Despite being a hybrid, the V6 engine dominates. It’s the right sort of vocal, with a throaty throb with hints of Porsche 911 thrum to it. There’s a lot of turbo whistle and wastegate chatter (with a cool overlay of electric whine when you lift off) but the yowl of the engine is ever-present, particularly when howling to its 7,500rpm redline. It’s not quite traditional Honda-ultra-high revs, but the engine-centre-stage focus certainly is (it’s all ‘real’ noise too, courtesy of exhaust flaps and sound-channeling pipework into the cabin). It also enhances the hybrid-drive mode: in town, it’s often a surprise to have the engine noise silenced and electric drive take over – not something antisocial sports cars generally do.

What else surprised you?

Honda’s nine-speed dual clutch transmission impresses, proving sufficiently intuitive not to frustrate in auto mode and great fun in paddleshift mode – it’s huge fun going up and down the ultra-close ratios. Brembo brakes are clean and progressive when used hard (well, the optional ceramics I drove on launch were, anyway). I loved the deeply sculpted steering wheel and thought the seats great; they’re heavily bolstered lower down but more open around your shoulders, further enhancing the broad interior’s airy feel. Speaking of which…

What’s the interior like?

Honda NSX 2016

It’s intentionally simple inside. Ultra-clear ergonomics, simple buttons and knobs, no plethora of buttons. To adjust the different drive modes, simply turn a big round knob on the dash. The most complex bit is the fully-digital dial pack, which has all sorts of gauges for revs, battery charge, oil temperature and umpteen other things I haven’t quite worked out. It’s a strict two-seater, but it’s perhaps the most user-friendly two-seater on sale.

A user-friendly supercar? Well I’ll be

What made the original NSX so great was its focus on ergonomics (Ferrari and Porsche didn’t know the word existed in the 1980s). This continues that. Forward visibility is superb: the dash is low, windscreen deep and the complex-to-make A-pillars are super-thin for panorama vision (in contrast to rear visibility: the over-shoulder view is awful). Some supercars are about intimidating the driver. Not this. Honda even claims the boot is bigger than it seems: sitting behind the engine, the 100-litre space is extra-wide so will take a full-size golf bag despite having just a third of the capacity of a Ford Fiesta.

Does that user-friendliness extend to the drive?

Here’s the really clever bit about the NSX: it’s sublimely easy to drive, a refined cruiser, ultra-settled and planted at speed, has a smooth ride and, in non-Sport + mode, the most waft-like yet controlled damping of any sports car. Instantaneous engine response gives it diesel-like drivability, the wide cabin is comfortable and high-quality and the agility you feel on twisting roads also offers stress-reducing benefits when navigating unfamiliar dual carriageways, schlepping up the motorway or heading into metropolitan cut ‘n thrust. A 911 has long held claim to be the real-world supercar: the latest NSX is here to steal its crown.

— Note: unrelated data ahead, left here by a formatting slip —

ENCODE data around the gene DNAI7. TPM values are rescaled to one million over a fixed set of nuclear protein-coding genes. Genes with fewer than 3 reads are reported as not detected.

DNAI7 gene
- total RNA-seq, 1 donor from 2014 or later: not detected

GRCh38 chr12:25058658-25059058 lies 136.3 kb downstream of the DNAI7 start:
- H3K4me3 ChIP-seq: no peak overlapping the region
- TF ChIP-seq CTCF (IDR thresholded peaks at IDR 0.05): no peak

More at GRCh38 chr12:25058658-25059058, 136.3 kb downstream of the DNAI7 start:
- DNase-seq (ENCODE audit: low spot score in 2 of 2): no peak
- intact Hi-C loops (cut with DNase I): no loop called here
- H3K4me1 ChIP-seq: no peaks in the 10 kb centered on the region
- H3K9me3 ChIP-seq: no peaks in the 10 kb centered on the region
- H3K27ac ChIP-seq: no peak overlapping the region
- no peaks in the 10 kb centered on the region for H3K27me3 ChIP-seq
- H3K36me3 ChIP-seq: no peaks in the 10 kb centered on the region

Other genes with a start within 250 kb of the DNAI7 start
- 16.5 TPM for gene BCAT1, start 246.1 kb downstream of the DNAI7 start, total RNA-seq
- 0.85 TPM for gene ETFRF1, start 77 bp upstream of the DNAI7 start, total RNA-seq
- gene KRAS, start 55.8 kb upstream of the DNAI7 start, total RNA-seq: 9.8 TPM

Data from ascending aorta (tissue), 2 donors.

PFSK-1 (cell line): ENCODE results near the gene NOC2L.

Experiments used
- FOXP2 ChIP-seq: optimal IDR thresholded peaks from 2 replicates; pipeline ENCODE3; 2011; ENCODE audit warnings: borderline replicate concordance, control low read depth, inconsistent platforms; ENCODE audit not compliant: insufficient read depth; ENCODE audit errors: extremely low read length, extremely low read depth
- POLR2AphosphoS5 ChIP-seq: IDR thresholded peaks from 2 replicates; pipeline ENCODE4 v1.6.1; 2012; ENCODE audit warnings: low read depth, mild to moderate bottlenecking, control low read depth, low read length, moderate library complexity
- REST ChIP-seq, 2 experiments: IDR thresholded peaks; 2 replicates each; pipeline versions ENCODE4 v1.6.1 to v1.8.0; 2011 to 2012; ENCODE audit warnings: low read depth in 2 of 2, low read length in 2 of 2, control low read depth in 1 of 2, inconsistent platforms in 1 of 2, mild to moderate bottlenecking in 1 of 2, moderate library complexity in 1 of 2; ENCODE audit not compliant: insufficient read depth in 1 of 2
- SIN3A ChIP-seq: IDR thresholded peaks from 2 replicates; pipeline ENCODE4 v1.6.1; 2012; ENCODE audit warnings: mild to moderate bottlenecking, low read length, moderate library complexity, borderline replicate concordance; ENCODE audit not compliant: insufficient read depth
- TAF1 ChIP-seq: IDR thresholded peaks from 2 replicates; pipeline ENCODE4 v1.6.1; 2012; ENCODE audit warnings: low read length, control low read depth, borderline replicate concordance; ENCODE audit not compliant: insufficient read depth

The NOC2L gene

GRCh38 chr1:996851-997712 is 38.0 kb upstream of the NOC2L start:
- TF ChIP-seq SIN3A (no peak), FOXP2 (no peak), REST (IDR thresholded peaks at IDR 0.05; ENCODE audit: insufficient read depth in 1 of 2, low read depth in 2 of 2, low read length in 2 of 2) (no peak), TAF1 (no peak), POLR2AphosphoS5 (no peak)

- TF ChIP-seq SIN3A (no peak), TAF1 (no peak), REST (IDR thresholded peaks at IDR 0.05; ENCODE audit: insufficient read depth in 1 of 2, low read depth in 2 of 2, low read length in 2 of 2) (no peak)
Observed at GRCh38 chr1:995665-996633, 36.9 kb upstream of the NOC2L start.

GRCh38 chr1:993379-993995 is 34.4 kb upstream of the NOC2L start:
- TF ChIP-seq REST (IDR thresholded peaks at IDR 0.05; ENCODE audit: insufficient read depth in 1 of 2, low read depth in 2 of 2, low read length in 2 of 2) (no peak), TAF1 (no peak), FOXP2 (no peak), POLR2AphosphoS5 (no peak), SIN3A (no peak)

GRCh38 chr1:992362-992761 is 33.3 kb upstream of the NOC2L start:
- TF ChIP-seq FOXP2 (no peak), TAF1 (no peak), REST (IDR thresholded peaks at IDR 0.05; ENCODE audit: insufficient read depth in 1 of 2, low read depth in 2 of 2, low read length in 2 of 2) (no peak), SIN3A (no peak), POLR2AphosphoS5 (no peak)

2016 Honda NSX: verdict

Honda NSX 2016

The new Honda NSX is a very ‘Honda’ type of supercar and thus an authentic successor to the mighty original. It’s as much of a technological step on as the 1989 car, but this hybrid/electric/computers-laden tech is used to add to the driving dynamics, not take anything away from the driving experience. Certainly, it does things most other more ‘analogue’ sports cars can’t do and is a unique slam-dunk because of this. If the purity of a McLaren 570S or familiarity of a 911 isn’t for you, the space-age NSX may well be.


  • Astonishing technological achievement
  • Driver-enhancing dynamic thrills
  • Supercar styling with super-ergonomic interior


  • It takes a lot of brainpower to learn all its systems and how to get the best from it
  • McLaren won’t be worried by the on-centre steering feel
  • Here’s hoping owners put the time in to learn what an epic car the NSX may well be

2016 Honda NSX: specifications

Price: £137,950

Engine: 3.5-litre V6 with Direct Drive Motor and Twin Motor Unit

Gearbox: Nine-speed dual clutch auto

Power: 581hp (system total)

Torque: 476lb ft (system total)

(V6 engine power/torque: 507hp/405lb-ft

Direct Drive Motor power/torque: 48hp/108lb-ft

Twin Motor Unit power/torque: 37+37hp/53+53lb ft)

0-62mph: TBC

Top speed: 191mph

Fuel economy: 28.2mpg

CO2 emissions: 228g/km

Length/width/height: 4497/1939/1204mm

Kerb weight: 1763kg